Photo by Derrick Mahone
Lemuel Fuller was the starting quarterback for the Panthers the last two seasons. He said other than the losing record, he loved his time playing for Forest Park, which hasn’t had a winning season since 2000.
Mike Parris still remembers Tara Stadium packed with Forest Park and Morrow high school football fans that late October night in 1994, and for good reason. Forest Park was 8-0 and ranked No. 4 in the state. Morrow was 7-0 and No. 6.
If there was a bigger game in the state that night, Clayton County didn’t care.
“Our fans really, really got behind us and were really very supportive,” said Parris, who led Forest Park to a 28-7 win.
It’s a stark contrast to what Forest Park football has become.
The Panthers are mired in 11 straight losing seasons. Recently-hired coach Don Williams is the eighth coach in the past 10 seasons. The school has had almost as many principals.
But that’s not the Forest Park some former coaches and players remember.
For Parris, the memory of that compelling game is a vestige of what Forest Park high school football used to be — the community passion, the high-stakes games, the success.
“It was a great place to be,” he said.
Parris came to Forest Park in 1986 as the head baseball coach and a football assistant. He immediately encountered the kind of futility the program has recently endured — the Panthers went 3-37 in four seasons under Tom Van Tone, which included three consecutive 0-10 seasons.
But Forest Park’s fortunes improved swiftly.
Mike Bankston got it started, leading the Panthers to consecutive 7-3 seasons in 1990 and 1991.
When Bankston left, Parris was promoted from defensive coordinator to head coach, and things really started to take off. Parris made it four consecutive winning seasons by leading Forest Park to 6-4 and 7-3 seasons in 1990 and 1991, respectively. Then came consecutive 11-win seasons, consecutive region titles and a semifinals appearance in 1995.
It helped having Hines Ward — the future Georgia Bulldogs star, Pittsburgh Steelers great and one of the most dynamic high school football players in state history.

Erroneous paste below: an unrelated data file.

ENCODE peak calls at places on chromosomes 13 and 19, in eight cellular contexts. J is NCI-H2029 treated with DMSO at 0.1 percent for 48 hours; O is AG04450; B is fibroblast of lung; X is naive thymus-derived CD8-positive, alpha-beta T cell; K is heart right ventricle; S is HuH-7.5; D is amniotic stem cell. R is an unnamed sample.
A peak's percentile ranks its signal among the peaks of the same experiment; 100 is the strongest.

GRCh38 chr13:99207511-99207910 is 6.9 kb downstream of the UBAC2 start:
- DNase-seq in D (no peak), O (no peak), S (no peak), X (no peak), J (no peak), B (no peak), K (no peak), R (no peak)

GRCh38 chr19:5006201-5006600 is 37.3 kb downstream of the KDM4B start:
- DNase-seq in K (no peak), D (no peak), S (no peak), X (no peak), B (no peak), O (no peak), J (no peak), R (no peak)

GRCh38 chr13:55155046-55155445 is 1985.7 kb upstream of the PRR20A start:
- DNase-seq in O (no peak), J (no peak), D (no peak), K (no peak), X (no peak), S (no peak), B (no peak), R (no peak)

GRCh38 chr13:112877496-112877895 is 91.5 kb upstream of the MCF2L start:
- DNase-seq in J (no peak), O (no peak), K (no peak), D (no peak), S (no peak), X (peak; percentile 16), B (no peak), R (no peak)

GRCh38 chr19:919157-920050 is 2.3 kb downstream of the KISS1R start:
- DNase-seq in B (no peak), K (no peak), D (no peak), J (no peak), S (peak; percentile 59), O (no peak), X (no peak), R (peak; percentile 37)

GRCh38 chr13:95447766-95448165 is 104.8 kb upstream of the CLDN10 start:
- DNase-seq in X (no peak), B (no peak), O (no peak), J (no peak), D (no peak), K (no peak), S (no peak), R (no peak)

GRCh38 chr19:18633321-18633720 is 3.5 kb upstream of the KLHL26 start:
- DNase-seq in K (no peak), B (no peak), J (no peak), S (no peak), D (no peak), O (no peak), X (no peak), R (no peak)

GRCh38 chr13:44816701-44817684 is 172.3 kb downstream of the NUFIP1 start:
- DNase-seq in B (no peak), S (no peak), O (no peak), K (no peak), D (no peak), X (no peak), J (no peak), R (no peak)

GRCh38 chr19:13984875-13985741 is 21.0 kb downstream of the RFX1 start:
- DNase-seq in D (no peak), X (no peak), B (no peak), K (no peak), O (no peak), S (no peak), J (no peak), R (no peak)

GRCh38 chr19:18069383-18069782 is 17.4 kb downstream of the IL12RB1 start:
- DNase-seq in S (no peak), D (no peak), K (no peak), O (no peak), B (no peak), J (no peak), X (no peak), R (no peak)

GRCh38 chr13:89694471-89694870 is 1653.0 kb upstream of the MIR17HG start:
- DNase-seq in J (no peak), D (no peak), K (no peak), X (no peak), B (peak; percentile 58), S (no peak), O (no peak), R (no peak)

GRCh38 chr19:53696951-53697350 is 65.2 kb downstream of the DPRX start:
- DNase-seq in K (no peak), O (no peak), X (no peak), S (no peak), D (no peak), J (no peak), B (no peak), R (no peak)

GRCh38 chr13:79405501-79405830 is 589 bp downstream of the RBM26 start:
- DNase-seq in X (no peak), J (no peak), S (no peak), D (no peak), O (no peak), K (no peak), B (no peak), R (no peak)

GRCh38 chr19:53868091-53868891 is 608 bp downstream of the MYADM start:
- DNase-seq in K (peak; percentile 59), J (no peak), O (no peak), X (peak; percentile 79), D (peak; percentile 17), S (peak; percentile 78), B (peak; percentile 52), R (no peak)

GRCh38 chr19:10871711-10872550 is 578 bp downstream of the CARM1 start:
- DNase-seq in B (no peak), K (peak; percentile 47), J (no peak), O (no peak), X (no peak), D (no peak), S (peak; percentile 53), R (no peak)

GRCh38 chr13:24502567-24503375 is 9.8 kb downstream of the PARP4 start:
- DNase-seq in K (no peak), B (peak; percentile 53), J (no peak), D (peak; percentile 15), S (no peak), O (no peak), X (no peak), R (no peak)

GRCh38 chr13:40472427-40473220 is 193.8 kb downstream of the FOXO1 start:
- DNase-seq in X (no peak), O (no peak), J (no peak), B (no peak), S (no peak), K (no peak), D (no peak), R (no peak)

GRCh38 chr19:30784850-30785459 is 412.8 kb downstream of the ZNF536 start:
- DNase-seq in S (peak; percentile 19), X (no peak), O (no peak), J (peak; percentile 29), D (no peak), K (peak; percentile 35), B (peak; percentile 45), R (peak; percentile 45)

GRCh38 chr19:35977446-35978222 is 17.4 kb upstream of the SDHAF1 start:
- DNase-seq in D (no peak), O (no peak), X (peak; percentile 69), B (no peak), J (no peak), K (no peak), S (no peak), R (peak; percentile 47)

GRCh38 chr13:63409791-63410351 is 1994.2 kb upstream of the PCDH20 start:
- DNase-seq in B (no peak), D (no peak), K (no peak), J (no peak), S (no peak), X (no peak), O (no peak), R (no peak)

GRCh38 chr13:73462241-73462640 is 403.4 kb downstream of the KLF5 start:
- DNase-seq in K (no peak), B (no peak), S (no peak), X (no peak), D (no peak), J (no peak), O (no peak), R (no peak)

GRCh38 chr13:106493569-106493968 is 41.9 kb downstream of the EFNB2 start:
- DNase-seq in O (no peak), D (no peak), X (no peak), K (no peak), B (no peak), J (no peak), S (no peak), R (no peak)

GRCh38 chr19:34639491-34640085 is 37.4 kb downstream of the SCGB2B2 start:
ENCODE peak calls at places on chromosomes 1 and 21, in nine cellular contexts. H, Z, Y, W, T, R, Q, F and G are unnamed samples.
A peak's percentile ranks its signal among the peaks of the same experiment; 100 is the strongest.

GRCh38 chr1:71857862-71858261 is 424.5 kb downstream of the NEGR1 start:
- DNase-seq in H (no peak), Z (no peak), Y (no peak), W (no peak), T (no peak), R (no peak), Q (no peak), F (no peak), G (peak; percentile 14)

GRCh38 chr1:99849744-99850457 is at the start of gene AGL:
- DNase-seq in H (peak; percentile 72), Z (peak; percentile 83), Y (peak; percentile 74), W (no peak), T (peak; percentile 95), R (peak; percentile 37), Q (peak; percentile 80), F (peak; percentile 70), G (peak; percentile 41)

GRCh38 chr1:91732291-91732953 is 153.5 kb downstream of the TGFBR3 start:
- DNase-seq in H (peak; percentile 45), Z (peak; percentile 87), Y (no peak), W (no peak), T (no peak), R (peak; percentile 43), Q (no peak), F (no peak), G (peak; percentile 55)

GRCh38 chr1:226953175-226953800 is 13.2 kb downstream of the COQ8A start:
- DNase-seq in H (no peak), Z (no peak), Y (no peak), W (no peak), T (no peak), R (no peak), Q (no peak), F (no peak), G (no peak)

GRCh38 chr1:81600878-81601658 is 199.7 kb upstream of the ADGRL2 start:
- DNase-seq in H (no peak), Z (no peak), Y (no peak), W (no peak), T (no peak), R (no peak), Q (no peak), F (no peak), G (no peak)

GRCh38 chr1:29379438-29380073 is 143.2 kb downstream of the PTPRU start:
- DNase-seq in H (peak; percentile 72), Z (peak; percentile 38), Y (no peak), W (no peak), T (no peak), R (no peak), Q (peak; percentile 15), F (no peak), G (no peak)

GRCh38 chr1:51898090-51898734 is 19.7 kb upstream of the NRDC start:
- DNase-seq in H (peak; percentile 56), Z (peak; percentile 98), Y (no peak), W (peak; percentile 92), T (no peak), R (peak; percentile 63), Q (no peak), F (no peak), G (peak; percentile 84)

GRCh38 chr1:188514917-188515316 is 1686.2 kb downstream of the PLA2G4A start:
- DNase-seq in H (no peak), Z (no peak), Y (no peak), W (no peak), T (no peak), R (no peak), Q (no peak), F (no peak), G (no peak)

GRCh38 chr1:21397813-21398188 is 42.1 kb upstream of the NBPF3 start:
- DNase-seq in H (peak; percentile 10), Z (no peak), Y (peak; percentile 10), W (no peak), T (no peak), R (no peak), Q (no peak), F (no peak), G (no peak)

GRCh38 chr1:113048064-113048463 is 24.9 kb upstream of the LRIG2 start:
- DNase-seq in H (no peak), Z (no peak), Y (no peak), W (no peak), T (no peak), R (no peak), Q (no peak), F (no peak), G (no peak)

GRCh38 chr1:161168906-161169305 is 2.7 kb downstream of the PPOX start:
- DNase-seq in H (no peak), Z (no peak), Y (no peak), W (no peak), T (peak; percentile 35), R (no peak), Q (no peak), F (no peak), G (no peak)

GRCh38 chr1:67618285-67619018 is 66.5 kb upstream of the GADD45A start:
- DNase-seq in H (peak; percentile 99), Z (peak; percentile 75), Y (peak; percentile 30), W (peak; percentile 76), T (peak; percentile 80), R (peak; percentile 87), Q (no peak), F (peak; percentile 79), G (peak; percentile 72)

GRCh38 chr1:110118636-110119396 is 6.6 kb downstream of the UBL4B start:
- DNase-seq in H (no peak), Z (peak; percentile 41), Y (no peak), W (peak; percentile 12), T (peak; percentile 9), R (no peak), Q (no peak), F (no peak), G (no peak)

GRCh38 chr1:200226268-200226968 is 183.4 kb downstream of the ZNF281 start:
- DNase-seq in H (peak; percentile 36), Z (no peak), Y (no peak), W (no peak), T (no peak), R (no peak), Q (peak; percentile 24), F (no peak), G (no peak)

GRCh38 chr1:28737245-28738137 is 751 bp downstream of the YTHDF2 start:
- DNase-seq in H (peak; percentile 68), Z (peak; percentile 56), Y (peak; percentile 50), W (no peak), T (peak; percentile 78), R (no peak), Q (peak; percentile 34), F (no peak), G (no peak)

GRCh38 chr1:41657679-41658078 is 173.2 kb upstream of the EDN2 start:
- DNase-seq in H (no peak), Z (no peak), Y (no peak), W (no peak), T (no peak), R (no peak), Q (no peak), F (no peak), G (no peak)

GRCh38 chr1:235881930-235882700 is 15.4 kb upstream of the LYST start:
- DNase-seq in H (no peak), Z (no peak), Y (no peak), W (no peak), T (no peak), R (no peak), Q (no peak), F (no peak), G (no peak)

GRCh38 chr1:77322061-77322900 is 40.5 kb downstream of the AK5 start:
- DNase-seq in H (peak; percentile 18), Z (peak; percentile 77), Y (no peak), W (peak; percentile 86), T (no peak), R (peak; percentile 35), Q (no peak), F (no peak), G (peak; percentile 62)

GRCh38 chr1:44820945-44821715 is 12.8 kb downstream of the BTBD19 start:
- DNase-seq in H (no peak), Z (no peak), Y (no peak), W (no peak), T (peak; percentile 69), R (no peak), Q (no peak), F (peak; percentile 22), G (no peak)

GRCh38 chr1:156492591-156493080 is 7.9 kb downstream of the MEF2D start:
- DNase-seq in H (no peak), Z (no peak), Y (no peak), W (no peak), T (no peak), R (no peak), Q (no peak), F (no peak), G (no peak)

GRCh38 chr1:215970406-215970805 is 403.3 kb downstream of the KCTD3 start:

But it helped even more having a stable environment.
“It was hard leaving Forest Park,” Parris said. “I had great administration working there and great people helping me. The community was really gung-ho about what we were doing. It was a lot of fun.”
Forest Park football had plenty of fun over the years. It won the Class C state championship in 1951, it’s first year of varsity football, according to the Georgia High School Football Historians Association. It’s seven region titles are the most of any school in Clayton County. Only North Clayton and Lovejoy have had more players named to all-state teams.
Dexter Hartsfield was one of those standouts. A three-year starter at quarterback and punter from 1981-83, he relished the way the Forest Park community got behind its high school football team.
“Back then, the community was behind us 100 percent,” said Hartsfield, who now lives in Jonesboro. “Alumni helped us with barbecues and car washes to raise money to build the program. Former players would come back from wherever they were at college to watch us play.
“And then the middle school and rec league teams were big, too. That’s because parents would come out when the community is involved. It was a good feeling and used to mean something to us to see our parents going to games, traveling even to Newnan and Griffin to watch us play.”
Bob Smith coached several standout players to come through Forest Park. He was an assistant under Parris from 1994-95. He coached players like Ward, a likely NFL Hall of Famer; Ernest Grant, who played three seasons in the NFL; and Todd Wells, a record-setting quarterback who went to Tennessee State.
After following Parris to Jackson for one season, Smith returned to Forest Park to become head coach from 1997 until 2002. He led the Panthers to their last winning season, a 7-3 campaign in 2000.
“It was a great experience,” Smith said. “I had great kids. Administration was fantastic. We had a lot of big memorable games. We had some great players come through. It was always a pleasure coaching there.”
But Smith said he noticed a change come over Forest Park his last couple of seasons as head coach.
Administrators began to change more frequently. Players at nearby Babb and Forest Park middle schools shunned Forest Park High School for other schools. Even the community support started to wane.
“For quite a few years, everybody was trying to be like Forest Park,” said Smith, who’s now defensive coordinator at Henry County High School. “It just kind of fell apart.”
Indeed, when Smith left in 2002, the program seemed to fall into disarray.
Rod Perrymond thought he could be the one to change that.
When Perrymond became head coach in 2008, he seemed to have the dynamic background needed to spark Forest Park football — a stellar high school career as a running back at Dunwoody; cache as a star recruit for the University of Georgia; and a relationship with Ward, his college roommate at Georgia.
He also had the support of incoming principal Melvin Blocker, whom Perrymond said did “all he could to help me.”
But Perrymond didn’t anticipate all the challenges he encountered. He couldn’t have known Blocker would leave after one year, replaced by Dr. Troy Journigan, who didn’t share Perrymond’s vision for the football program. He couldn’t have envisioned the struggle he endured to get assistant coaches he wanted.
“With the changes the county made and battling administration to get your guys in the building,” Perrymond said, “it’s just an uphill battle.
“They’ve just had so many changes over there, I don’t think they can ever build it up like they want to.”